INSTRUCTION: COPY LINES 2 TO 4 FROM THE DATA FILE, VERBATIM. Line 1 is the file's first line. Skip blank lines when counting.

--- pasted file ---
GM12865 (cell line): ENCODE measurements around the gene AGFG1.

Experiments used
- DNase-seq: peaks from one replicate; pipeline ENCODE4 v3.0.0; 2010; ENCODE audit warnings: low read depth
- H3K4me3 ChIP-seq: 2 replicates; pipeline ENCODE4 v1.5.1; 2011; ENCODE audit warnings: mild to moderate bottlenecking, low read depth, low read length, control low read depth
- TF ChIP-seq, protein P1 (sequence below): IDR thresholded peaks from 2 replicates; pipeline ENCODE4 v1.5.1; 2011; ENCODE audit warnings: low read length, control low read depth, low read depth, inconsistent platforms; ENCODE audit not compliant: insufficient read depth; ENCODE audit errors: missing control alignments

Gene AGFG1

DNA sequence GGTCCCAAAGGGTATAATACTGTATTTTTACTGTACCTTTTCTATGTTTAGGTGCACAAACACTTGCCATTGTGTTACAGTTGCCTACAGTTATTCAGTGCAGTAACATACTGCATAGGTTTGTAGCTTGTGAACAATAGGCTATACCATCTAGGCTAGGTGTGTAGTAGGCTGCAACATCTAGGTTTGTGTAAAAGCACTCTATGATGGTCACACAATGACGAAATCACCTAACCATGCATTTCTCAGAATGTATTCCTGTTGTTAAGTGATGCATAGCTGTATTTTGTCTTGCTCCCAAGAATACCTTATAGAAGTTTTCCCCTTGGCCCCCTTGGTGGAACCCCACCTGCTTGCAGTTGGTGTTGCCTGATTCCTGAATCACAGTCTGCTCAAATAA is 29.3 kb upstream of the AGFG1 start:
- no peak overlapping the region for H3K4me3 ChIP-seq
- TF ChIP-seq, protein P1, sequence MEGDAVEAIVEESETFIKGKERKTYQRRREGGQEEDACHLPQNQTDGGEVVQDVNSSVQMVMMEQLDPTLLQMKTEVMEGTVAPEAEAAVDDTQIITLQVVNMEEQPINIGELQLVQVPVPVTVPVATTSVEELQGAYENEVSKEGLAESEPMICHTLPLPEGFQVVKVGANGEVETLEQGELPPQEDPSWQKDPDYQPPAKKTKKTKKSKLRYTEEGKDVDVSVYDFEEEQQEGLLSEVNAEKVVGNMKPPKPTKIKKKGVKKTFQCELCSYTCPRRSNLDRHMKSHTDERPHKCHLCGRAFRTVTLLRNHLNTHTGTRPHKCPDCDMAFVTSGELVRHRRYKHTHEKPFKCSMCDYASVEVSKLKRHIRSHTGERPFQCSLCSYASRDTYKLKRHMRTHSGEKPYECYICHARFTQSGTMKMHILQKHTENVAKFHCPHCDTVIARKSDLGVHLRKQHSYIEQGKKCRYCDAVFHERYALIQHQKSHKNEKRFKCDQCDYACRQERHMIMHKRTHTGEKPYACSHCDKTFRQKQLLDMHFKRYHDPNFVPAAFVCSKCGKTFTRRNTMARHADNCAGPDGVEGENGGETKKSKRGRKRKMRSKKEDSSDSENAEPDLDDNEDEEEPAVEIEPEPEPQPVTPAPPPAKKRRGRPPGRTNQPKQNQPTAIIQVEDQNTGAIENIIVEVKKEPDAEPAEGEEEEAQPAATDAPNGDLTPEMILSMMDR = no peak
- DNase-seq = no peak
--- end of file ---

Experiments used
- DNase-seq: peaks from one replicate; pipeline ENCODE4 v3.0.0; 2010; ENCODE audit warnings: low read depth
- H3K4me3 ChIP-seq: 2 replicates; pipeline ENCODE4 v1.5.1; 2011; ENCODE audit warnings: mild to moderate bottlenecking, low read depth, low read length, control low read depth